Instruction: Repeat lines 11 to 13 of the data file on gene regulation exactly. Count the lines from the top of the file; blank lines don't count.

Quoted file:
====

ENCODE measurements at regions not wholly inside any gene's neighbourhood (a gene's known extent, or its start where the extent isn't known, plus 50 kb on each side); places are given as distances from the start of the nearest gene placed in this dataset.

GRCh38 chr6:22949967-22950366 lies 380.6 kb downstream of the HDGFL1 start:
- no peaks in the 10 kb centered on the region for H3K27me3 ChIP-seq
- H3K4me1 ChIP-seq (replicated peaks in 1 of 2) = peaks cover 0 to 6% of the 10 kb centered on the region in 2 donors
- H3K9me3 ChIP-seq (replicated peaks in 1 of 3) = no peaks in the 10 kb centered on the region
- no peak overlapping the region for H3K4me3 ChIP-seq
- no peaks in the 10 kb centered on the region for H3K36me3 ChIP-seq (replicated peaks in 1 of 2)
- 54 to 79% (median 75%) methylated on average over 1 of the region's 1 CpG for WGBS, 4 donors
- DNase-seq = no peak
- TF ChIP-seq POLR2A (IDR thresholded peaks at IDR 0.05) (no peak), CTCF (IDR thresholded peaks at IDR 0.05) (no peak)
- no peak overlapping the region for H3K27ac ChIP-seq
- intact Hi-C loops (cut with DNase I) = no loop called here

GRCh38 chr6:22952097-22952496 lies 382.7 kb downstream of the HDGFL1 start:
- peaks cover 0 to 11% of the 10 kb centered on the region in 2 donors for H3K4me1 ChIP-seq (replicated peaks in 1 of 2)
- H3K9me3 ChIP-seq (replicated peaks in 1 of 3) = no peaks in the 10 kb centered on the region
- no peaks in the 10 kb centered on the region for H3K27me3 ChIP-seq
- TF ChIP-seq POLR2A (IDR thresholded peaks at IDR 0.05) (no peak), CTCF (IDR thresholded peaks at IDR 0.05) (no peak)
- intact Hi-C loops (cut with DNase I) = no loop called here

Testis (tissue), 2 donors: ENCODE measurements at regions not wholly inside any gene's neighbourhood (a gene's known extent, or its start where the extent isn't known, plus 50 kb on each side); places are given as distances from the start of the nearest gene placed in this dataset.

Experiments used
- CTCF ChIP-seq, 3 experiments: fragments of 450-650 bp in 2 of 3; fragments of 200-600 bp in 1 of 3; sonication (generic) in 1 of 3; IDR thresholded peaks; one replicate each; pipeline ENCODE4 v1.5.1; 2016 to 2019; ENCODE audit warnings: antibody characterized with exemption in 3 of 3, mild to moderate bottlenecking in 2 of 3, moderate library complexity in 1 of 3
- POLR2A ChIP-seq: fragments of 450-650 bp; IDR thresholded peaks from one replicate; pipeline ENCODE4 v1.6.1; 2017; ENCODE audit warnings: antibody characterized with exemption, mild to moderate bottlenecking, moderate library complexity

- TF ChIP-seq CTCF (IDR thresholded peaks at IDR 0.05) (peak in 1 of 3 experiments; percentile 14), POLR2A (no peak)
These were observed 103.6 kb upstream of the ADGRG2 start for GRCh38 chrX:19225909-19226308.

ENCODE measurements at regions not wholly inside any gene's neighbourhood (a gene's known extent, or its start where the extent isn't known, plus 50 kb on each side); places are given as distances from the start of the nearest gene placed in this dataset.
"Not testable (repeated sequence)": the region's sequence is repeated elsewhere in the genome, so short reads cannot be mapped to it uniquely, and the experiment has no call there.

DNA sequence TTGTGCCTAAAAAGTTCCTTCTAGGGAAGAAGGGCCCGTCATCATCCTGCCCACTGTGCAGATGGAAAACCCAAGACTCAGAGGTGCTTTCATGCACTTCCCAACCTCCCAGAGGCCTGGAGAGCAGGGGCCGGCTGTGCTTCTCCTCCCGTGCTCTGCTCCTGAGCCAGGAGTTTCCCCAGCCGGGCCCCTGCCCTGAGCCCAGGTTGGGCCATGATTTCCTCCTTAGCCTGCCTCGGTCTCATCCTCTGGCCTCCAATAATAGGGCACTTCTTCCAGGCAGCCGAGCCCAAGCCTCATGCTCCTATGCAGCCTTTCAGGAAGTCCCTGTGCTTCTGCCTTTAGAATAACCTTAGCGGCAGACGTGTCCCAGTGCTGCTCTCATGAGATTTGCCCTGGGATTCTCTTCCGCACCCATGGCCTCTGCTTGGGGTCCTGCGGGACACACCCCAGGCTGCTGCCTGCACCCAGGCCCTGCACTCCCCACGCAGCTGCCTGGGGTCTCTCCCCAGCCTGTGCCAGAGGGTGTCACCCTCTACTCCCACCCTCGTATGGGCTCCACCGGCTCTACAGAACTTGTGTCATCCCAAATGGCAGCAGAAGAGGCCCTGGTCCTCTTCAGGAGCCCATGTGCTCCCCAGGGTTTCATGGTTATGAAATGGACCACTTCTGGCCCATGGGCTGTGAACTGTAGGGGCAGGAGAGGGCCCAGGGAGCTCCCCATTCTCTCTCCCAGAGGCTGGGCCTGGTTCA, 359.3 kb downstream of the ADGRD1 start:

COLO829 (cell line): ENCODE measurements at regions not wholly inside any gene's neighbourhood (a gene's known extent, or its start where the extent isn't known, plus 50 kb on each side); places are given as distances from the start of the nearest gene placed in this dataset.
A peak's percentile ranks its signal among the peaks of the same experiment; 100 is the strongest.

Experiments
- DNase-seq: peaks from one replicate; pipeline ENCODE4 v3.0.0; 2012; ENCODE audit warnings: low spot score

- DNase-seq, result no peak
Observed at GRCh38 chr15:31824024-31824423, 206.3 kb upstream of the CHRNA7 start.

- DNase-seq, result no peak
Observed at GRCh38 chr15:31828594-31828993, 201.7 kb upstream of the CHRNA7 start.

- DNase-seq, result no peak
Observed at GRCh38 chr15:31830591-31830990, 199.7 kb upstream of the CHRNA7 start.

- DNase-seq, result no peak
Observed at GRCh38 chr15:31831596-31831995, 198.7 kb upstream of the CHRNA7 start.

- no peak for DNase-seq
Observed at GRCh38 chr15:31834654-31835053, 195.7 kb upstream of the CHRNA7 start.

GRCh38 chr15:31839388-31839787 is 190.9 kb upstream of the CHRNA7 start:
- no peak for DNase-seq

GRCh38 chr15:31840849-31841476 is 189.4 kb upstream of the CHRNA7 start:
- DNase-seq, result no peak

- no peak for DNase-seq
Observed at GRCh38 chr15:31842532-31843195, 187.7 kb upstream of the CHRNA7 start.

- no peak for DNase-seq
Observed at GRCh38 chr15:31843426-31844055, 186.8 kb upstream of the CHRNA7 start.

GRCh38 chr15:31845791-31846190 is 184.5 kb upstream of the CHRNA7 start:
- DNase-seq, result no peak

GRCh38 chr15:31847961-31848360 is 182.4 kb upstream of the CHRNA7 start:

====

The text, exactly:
- no peak overlapping the region for H3K27ac ChIP-seq
- intact Hi-C loops (cut with DNase I) = no loop called here

GRCh38 chr6:22952097-22952496 lies 382.7 kb downstream of the HDGFL1 start: